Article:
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Spoilers ahead for the winter premiere of Law & Order: SVU Season 21 on NBC, called "Must Be Held Accountable."
Law & Order: SVU is finally back with its winter premiere to reveal what happened next in the fight to take down billionaire rapist Steve Getz, and the case took a turn when Amanda Rollins was kidnapped by the father of one of Getz's victims, Frank Bucci. He was determined to hold Rollins until Benson, Carisi, and SVU found a way to nail Getz. Fortunately, Rollins was never in too serious of danger from Bucci, and her ordeal could change the way she operates moving forward.
Bucci took Rollins on a road trip against her will, but they were getting along surprisingly well for a man who kidnapped a cop without much of a plan and a cop who couldn't gain control of the situation. He got her talking about how she seems to have stalled in life, and isn't moving forward in her career, leading her to note that he was doing a better job as a therapist than her actual therapist.
When they finally landed in a motel to wait for news that SVU got Getz, Rollins realized that she was just like the mother she "hated" for not thinking she was worth much, and for chasing men who treated her poorly.
"Must Be Held Accountable" made it clear that these realizations carry a lot of weight for Rollins now that she has two little girls of her own, and Law & Order: SVU showrunner Warren Leight described the change as "an emotional breakthrough," then went on to share with Give My My Remote what the events of the episode mean for her:
[I]t all starts to bang around in her head. She’s always pretty tough and she acts out rather than thinks things out…And it’s that stunning realization you have as a parent, that you’re screwing your kids up the same way you were screwed up. It’s a tough road for her, but I think it leads her to some insight that that she hasn’t wanted; some some self-analysis she has avoided for her whole life up until this moment. It’s a different kind of hostage crisis.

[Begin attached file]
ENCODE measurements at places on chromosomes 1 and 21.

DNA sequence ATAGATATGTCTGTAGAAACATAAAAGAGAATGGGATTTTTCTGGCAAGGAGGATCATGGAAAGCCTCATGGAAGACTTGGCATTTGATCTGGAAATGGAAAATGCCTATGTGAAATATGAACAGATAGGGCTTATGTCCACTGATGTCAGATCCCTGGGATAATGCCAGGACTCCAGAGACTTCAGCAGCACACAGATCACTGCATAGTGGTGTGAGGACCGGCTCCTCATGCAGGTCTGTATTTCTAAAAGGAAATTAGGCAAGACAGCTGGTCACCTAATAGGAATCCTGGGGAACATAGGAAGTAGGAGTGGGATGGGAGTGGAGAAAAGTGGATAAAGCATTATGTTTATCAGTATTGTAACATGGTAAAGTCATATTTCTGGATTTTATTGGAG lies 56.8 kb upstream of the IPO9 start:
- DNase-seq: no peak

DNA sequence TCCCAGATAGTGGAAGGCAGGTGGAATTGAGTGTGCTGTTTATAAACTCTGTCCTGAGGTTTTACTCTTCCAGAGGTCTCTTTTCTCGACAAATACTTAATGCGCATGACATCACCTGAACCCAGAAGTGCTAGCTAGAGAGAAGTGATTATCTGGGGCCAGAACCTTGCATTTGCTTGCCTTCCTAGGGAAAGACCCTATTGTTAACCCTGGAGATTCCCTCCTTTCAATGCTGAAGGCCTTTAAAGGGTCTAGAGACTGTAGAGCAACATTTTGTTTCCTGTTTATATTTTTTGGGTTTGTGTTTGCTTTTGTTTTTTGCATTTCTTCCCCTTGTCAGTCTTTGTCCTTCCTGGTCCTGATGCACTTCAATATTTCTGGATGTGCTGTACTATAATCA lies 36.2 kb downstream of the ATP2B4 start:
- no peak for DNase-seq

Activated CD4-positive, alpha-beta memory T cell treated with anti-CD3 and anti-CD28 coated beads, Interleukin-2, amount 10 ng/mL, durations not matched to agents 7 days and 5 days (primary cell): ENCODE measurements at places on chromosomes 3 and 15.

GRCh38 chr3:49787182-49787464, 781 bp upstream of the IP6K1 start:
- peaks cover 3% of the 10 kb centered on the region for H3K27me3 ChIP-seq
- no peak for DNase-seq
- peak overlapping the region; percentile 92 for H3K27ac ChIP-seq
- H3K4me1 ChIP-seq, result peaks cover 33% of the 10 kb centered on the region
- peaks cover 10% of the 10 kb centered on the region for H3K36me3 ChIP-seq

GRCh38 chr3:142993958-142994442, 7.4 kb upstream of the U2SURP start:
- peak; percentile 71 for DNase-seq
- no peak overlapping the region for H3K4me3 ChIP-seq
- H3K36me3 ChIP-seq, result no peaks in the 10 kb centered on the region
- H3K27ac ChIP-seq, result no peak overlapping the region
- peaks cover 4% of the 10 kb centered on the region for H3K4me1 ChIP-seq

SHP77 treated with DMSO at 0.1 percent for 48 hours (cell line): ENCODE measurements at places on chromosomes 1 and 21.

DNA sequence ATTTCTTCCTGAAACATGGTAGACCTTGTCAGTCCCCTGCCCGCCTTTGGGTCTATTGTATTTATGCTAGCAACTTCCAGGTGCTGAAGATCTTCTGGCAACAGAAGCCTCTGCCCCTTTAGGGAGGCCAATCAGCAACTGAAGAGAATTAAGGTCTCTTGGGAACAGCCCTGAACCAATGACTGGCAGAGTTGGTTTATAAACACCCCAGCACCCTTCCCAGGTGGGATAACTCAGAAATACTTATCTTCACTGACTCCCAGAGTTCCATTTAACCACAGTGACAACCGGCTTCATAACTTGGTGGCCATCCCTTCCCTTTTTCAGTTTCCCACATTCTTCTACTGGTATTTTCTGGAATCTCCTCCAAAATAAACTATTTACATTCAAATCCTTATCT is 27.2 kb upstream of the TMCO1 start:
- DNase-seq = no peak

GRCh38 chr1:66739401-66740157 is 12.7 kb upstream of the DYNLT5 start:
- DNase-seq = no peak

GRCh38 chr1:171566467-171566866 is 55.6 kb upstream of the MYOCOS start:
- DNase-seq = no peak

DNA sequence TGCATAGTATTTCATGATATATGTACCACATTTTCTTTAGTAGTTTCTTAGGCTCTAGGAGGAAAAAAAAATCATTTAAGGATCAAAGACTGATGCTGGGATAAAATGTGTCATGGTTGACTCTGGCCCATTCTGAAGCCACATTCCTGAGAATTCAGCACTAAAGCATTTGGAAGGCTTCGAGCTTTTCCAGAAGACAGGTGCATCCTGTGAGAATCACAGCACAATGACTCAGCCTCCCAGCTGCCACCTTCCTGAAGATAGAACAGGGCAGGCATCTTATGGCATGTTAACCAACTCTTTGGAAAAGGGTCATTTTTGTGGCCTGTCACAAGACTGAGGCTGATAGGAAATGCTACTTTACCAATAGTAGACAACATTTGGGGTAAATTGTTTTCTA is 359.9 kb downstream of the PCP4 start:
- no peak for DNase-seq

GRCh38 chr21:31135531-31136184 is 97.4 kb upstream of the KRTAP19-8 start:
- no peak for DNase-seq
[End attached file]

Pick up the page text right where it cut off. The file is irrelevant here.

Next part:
Normally, considering Law & Order: SVU is such an exceptionally procedural procedural that it has lasted more than two decades without changing its premise, big character revelations in one episode wouldn't necessarily carry over to the next. SVU is about especially heinous sexually based offenses in the criminal justice system, not individual characters.
This time, however, Rollins came to some conclusions that could shift her entire perspective and possibly the way she lives her life. If this is "a different kind of hostage crisis," as Warren Leight stated, then how will Rollins get herself out of it?
Her emotional breakthrough didn't cause her to lose her head in the heat of the moment, and Rollins managed to get both her and Lucci safely back to SVU without any major catastrophes. Her emotions only got the better of her when she was safely alone with Carisi, who gave her a much-needed hug and let her cry.
The episode ended her story with Carisi securing a deal that would prevent Lucci from serving much time, as Rollins related with his drive to do anything to protect his daughters and Carisi wanted to spare Rollins taking the stand. While this was happening, Rollins was spending some quiet time with young Jesse and Billie.
When she returns to work, will Rollins have the same drive she did before she realized she was living her life in some of the ways her mother did, and that she hated as a child? Will she change how much time she spends with her daughters, or pursue different kinds of relationships? Carisi has seemingly been waiting in the wings for a while, and they're not direct partners anymore. And he wasn't handling her kidnapping very well.
Could his move to become an ADA combined with Rollins' emotional breakthrough mean a change to their dynamic, as friends or even more? Could their relationship take the turn that so many Stabler/Benson fans wanted back before Christopher Meloni left?
Or will SVU proceed as procedurally as ever, and Rollins' emotional revelations from the winter premiere will only be revisited in special, Rollins-centric episodes? Only time will tell. See what happens next for the whole team when new episodes of Law & Order: SVU air Thursdays at 10 p.m. ET on NBC in the midseason TV lineup.